Skip to content

Integra Insurance Services Blog

All You Ever Wanted to Know About Insurance

Healthy Eating Plate

MyPlateI read an interesting article today from another blog, which touches on an article I wrote back in June about your lifestyle being just as important as any diet out there. What I failed to mention was the US Department of Agriculture’s ousting of the food pyramid we came to know in adolescence and its replacement: MyPlate.

Now, Harvard professors have upped the ante, creating their own version of this diagram entitled the Healthy Eating Plate.

P.J. Skerrett, editor of the Harvard Heart Letter and senior editor for InteliHealth, writes that a group of his “colleagues at Harvard Health Publications worked with nutrition experts at the Harvard School of Public Health to create a better version.” This version offers more accurate recommendations for following a healthy diet and is not influenced by the food industry or agriculture policy.

Here is what the Healthy Eating Plate recommends:

  • Make half your meal vegetables and fruits. Go for variety. And keep in mind that potatoes and french fries don’t count.
  • Choose whole grains whenever you can. Limit refined grains, like white rice and white bread, because the body rapidly turns them into blood sugar.
  • Pick the healthiest sources of protein, such as fish, poultry, beans, and nuts; cut back on red meat; avoid bacon, cold cuts, and other processed meats.
  • Healthy oils (like olive and canola oil) are good for you. Don’t be afraid to use them for cooking, on salad, and at the table.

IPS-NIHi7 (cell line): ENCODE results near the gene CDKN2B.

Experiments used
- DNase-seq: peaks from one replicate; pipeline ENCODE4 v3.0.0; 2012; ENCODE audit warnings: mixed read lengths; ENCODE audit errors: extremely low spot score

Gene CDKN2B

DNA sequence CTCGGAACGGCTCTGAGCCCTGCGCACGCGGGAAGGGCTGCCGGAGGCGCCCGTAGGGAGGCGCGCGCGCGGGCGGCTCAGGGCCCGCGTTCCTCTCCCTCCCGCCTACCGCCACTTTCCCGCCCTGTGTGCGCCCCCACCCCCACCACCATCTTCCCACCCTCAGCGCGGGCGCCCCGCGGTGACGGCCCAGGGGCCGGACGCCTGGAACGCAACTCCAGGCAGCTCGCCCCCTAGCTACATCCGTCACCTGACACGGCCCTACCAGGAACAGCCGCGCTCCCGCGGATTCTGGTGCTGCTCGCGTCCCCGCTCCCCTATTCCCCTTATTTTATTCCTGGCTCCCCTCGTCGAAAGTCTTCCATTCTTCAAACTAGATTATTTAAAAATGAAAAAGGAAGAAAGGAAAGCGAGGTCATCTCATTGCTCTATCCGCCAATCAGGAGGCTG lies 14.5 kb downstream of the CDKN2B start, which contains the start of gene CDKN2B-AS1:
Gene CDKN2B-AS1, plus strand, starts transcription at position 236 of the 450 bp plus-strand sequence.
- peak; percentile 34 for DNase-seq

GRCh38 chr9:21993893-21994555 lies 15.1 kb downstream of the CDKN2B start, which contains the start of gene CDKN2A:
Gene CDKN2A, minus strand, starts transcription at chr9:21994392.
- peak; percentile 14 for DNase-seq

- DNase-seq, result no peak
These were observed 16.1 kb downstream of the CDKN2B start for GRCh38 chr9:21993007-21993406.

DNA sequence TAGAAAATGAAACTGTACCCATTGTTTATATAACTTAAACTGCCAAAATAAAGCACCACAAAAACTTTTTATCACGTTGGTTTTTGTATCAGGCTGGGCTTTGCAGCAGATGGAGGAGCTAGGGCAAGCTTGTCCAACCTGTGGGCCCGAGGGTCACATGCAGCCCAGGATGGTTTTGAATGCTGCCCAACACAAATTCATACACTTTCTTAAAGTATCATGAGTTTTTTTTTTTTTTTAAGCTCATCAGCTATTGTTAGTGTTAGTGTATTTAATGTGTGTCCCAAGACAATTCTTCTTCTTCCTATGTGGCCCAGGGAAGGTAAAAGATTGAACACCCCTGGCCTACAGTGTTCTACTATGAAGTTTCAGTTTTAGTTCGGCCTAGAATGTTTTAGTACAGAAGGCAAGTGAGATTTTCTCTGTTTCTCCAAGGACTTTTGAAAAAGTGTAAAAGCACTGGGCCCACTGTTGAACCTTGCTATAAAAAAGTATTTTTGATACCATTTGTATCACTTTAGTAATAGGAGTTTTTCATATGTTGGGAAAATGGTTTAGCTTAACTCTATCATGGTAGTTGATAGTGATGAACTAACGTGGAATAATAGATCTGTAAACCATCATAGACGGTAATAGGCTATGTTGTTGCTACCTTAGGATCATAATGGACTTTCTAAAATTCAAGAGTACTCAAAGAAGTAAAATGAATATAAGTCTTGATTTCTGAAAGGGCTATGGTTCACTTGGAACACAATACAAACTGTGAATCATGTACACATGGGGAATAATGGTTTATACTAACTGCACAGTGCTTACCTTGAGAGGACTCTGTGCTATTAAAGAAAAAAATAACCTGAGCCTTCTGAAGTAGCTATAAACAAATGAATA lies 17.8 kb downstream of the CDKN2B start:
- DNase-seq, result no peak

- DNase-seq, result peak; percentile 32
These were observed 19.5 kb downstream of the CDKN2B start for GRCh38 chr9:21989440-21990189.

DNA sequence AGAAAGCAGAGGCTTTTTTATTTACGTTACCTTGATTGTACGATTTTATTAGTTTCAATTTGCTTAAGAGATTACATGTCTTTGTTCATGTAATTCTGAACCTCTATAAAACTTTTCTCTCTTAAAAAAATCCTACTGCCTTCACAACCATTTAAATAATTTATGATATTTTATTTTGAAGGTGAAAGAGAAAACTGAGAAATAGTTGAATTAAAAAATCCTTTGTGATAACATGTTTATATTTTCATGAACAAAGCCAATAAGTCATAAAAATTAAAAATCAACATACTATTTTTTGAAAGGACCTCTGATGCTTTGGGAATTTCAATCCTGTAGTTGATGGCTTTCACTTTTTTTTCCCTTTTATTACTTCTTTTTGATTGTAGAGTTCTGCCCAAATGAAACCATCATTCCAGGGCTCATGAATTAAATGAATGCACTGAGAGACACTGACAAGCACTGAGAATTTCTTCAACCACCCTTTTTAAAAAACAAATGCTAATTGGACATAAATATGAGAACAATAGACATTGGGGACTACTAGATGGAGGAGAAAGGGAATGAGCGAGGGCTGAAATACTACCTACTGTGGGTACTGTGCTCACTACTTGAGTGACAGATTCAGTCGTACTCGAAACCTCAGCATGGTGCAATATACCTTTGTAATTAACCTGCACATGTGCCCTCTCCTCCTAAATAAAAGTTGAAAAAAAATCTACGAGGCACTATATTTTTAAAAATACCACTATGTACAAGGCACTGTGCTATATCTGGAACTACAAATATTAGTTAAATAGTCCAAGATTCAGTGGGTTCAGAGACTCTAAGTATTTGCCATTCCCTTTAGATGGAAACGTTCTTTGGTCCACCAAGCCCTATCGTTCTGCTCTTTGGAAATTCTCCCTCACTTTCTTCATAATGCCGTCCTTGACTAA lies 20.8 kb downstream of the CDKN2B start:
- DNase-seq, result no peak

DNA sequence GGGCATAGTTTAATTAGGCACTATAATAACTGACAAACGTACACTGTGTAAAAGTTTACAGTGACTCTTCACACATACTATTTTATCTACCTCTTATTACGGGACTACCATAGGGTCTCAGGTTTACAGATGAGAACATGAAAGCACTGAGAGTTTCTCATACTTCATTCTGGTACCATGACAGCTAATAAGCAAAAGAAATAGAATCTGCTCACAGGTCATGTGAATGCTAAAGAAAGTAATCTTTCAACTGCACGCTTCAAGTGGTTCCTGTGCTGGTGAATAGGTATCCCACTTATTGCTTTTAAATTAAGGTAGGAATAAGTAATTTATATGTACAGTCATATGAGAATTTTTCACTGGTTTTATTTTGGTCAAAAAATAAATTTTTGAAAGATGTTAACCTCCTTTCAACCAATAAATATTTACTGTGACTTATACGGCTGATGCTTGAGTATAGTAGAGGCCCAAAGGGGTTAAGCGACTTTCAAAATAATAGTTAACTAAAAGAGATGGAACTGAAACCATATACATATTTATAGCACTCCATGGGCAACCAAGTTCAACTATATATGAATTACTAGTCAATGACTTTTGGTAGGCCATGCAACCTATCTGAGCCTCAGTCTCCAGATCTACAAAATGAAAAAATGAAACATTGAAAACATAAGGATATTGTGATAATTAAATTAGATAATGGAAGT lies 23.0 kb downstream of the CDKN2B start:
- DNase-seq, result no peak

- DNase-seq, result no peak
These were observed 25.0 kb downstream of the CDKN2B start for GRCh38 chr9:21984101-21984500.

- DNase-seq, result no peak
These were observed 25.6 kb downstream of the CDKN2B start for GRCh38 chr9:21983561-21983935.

• Drink water, tea, or coffee. Milk and dairy are not must-have foods—limit them to 1-2 servings/day. Go easy on juice. Avoid sugary drinks.
  • And stay active!

Simple, right? Right.

So what is the difference between MyPlate and Harvard’s Health Eating Plate, you ask? Well, other than adding verbiage to the elementary pictures, MyPlate recommends dairy or milk at each meal even though there is not much evidence noting it is actually beneficial. There is more evidence that consuming dairy can be harmful and little confirmation that high dairy intake protects against osteoporosis. Health Eating Plate includes the importance of consuming healthy oils (like olive and canola oil) stating they are good for you. Healthy Eating Plate holds its basis on nutritional science, uninfluenced by commercial pressure. To that end, I am reminded of an excerpt from the New York Times best seller Skinny Bitch (pardon my French!) about losing weight on a health vegan diet. No, I am not a vegan, but I found it interesting and thought to share the excerpt.

When a woman gives birth, her body produces milk and she nurses her child. Breast milk can grow an 8-pound newborn into a 24-pound toddler. Sounds pretty fattening, huh? It is. By design, it is intended to allow for the biggest growth spurt of a person’s entire life. Breast milk alone can accommodate for a 300 percent weight gain in a 12 month period. When her child is anywhere from 12 to 24 months old, a mother stops breast feeding. Her milk dries up. The child will never drink breast milk ever again. Cows, like all mammals, are much the same. Their bodies produce milk only when they give birth. Contrary to popular belief, they do not need to be milked – ever. Their udders, like women’s breasts, exist even when there is no milk in them. There is one major difference, however. Cows’ milk, by design, grows a 90-pound calf into a 2,000-pound cow over the course of 2 years. It allows calves to double their birth weight in forty-seven days and leaves their four stomachs feeling full. Sounds even more fattening than human milk, right? It is. It should be. Cows are bigger than humans. And the inner workings of their bodies are completely different than ours, which they should be. They are cows. We are humans. Duh.

  Appealing, no? So it's like any good mother told you as a child - eat your fruits and veggies and have well-balanced meals. Just don't eat like it's going out of style.